Sunday, June 28, 2009

PaintandBakery: Cuppacake

I've recently gotten back in the baking groove due to an acquisition in the form of 'giant awesome electric kitchen mixer'. Thus when Thomas asked if I would bake for his opening, I happily obliged. These are chocolate cheesecake cupcakes. A coronary in a paper baking cup. But sooooo bloody worth it. I promise there will be more fruits of the electric mixer at my own Pilot opening. August 5th. Be there.

- Agnes

Passing By

Lyn Guinibert

Caitlyn Porteous

Emma Fraser

Natasha Pearl

Thomas Stewart

Emma Macfarlane

Ze Groupe.

I arrived at the opening of Bypassed Territory a little bit more refreshed after the stress of mid-years being over and the greater amount of sleep that I had managed to catch. This made for a good art seeing mood. So far so good?

Group five decided to do a similar thing as the last show in which they too closed off the other end of the gallery. That poor end is probably feeling slightly under utilised. Fair enough though, it's an awkward space. With that being said, there were six people instead of the sparse four we had before, and surprisingly, it was just as clean as the previous exhibition.

It was noted from the very beginning that each member in this particular group had a very neat aesthetic with the exception being Emma F's work, but even here, her gestural mapping was slightly understated. It could be easy then to 'bypass' a lot of the work, seeing as at least half of it blended in with the architecture. Colour wise, there really was none, only the worn out hues of Lyn's towels (which wasn't important in the reading) versus Natasha's photography (where colour was important). The cleanliness made for a visually cohesive show.

Like I had mentioned in a previous post, Thomas had set himself some building tasks, and the fruits of such were clearly successful in the space. His pared back constructions garnered a lot of interaction, with people having to go inside and outside the gallery in order to view the work in its entirety. Even then, his ability to place things in your way, so you were just that bit too far out to get a closer look, was a clever manipulation of bodily relationships between viewer, architecture and sculpture. It could almost be a ridicule of the space in a way. Kind of like he knows that Gallery 3’s railings are both an optical and physical annoyance. It also worked nicely in conversation with Emma Macfarlane’s boxes. She talks of similar ideas (inner/outer space) yet with a different type of meticulousness, more fragile.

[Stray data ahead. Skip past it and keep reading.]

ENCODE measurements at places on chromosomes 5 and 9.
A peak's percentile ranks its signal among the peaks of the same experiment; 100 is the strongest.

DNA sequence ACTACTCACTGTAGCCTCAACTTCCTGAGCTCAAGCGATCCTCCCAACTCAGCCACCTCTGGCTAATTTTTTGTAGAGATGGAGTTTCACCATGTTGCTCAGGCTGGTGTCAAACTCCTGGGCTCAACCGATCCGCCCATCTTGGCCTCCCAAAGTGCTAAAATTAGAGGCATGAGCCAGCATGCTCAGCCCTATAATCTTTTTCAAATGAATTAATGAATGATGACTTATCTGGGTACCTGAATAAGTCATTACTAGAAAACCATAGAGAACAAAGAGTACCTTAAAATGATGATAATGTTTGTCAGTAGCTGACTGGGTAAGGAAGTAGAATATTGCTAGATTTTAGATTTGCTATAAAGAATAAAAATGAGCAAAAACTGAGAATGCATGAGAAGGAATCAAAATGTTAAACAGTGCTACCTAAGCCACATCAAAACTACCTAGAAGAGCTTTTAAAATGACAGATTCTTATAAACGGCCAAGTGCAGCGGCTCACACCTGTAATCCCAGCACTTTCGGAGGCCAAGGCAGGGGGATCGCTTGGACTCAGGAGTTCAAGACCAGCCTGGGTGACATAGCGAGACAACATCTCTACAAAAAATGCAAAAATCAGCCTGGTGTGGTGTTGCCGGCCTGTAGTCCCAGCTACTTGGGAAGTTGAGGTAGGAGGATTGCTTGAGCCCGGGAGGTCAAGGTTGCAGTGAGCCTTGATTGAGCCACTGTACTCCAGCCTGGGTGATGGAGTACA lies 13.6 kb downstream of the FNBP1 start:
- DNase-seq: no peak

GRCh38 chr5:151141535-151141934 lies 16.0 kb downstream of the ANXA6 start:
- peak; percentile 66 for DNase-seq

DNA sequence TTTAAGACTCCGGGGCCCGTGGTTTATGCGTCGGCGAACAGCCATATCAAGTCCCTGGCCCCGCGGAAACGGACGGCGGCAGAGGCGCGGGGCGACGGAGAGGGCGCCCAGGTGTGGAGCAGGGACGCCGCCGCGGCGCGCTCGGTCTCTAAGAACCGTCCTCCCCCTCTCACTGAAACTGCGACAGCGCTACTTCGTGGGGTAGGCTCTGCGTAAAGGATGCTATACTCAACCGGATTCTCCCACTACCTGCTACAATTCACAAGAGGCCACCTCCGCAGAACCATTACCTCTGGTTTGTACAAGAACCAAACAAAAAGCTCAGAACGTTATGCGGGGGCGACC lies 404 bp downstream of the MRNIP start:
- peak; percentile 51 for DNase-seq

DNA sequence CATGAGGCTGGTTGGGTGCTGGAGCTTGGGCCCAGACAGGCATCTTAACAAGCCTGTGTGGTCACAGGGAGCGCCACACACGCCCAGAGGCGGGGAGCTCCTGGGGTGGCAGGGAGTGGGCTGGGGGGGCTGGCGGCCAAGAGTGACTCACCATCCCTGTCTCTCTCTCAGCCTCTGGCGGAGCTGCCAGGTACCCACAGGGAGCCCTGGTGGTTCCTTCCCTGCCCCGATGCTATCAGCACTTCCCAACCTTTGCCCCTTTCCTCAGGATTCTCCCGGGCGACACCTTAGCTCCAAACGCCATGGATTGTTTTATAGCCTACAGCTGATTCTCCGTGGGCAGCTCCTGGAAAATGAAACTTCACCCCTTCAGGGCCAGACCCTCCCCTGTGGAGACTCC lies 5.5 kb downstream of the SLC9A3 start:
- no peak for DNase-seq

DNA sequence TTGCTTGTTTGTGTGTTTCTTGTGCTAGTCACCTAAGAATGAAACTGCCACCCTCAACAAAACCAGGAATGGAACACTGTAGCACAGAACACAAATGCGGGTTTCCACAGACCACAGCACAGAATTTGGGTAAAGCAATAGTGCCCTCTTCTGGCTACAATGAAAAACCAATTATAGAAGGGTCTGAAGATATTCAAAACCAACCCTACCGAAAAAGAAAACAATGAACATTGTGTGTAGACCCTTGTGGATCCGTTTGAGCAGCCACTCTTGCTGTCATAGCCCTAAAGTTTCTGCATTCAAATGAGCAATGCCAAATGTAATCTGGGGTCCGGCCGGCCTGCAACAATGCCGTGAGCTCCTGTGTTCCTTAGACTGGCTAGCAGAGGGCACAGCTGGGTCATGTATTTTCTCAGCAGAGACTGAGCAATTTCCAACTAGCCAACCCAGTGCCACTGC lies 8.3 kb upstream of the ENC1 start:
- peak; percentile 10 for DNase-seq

Caitlyn’s works are always made from a culmination of an obsessive spending of one’s time. I admire her work ethic, having watched her painstakingly laying down white thread last year for three days straight, only to have it ruined by opening night (she didn’t even cry!), goes to show how her work is very much about the process of art-making, with the product being a testament to such. Although I felt this piece was a little too static in that particular corner of the gallery, I do see it as another extension of the ‘bypassing’ theme they have going here. It was hard to get a good look of it with the light silver marker pen and the bloody railings in the way (yet again!).

Lyn’s towel sculpture were probably too contained. I understood that it used the idea of balance to exist the way it does, yet its presence was not as flimsy as it seemed. There was a lack of danger with it falling down due to it’s positioning in the gallery, leaving it hard to interact with, kept safely enclosed instead in its corner. Coming back the next day, Thomas did remark that it seemed a little ‘flatter’. Maybe its undoing is in the sense of time rather than that of a physical body. However, resin is still a very permanent material. I wonder whether the towels could have been starched in shape, then left to slowly fall. This could have been a further play on her interests in memory and time.